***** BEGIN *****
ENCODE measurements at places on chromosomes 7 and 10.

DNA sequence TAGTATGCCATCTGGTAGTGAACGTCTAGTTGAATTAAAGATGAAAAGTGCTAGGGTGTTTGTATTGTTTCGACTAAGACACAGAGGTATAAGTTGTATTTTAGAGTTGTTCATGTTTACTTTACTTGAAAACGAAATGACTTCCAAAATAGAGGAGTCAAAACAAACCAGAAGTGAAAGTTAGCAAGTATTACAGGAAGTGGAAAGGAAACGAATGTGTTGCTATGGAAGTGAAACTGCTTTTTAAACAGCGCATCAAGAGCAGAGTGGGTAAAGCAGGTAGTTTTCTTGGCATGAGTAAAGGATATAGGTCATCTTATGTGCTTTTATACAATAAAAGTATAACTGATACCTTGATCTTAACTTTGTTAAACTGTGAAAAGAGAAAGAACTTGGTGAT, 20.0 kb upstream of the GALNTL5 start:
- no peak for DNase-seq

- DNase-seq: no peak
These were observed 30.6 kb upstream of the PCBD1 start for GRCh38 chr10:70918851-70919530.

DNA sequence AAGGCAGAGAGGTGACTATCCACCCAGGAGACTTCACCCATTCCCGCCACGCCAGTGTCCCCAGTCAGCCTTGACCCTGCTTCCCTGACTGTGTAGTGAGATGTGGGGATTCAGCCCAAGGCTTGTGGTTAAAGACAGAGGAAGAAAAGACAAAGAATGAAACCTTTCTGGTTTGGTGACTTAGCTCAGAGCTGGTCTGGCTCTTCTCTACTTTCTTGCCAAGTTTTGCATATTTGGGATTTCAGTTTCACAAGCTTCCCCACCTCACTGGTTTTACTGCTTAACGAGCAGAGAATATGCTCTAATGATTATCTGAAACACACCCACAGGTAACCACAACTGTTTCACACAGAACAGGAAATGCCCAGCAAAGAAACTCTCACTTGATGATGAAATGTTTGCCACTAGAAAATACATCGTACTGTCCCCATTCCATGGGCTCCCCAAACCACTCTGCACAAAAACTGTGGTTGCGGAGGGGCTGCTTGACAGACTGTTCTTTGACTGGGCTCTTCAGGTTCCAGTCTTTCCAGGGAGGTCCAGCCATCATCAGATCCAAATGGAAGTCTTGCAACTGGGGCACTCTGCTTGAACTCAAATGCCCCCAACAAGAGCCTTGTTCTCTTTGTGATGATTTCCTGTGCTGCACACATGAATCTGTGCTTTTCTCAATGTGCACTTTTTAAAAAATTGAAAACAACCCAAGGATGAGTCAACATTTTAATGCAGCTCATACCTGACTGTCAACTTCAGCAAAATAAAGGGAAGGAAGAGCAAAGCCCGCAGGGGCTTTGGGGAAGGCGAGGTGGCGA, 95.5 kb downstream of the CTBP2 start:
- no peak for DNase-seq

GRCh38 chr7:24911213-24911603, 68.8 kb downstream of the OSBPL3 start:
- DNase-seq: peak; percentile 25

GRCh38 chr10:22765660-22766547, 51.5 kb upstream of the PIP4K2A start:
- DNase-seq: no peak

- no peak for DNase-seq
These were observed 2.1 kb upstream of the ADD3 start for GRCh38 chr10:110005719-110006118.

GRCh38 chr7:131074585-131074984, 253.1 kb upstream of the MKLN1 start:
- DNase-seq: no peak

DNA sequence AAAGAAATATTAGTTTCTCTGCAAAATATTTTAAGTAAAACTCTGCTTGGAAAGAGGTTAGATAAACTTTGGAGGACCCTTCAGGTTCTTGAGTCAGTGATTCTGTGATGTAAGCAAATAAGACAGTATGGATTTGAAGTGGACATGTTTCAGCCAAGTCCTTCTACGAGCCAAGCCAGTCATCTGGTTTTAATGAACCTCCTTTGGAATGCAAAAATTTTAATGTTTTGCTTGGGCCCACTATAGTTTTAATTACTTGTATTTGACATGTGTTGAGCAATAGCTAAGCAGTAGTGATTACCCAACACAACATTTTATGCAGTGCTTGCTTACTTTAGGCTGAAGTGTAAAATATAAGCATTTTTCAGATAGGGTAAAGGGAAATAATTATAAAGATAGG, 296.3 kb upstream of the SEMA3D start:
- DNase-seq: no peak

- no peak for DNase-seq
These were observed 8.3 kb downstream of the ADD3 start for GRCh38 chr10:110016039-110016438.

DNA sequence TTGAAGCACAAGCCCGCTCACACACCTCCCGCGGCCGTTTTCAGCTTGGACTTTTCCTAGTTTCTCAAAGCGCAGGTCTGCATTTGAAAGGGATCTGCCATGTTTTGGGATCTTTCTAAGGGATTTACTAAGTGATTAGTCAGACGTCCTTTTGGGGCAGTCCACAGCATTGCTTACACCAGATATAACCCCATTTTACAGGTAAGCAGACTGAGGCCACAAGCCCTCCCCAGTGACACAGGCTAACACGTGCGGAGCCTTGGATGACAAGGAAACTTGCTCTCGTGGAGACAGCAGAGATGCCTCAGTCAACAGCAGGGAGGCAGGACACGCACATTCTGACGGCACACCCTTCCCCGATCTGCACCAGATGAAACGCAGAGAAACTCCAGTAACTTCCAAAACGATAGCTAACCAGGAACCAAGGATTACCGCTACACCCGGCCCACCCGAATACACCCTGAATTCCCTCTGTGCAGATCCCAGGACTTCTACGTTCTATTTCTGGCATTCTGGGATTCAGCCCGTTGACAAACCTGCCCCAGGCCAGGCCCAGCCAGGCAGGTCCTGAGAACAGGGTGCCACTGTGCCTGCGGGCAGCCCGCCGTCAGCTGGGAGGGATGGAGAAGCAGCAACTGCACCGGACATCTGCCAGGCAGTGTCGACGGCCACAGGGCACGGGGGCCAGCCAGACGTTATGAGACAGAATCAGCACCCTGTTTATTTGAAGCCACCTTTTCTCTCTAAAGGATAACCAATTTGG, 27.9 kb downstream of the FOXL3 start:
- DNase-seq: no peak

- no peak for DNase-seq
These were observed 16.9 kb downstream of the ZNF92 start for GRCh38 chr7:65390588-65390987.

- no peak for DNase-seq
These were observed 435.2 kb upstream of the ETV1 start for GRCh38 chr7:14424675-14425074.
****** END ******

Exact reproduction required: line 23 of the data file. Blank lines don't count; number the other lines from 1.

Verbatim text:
These were observed 16.9 kb downstream of the ZNF92 start for GRCh38 chr7:65390588-65390987.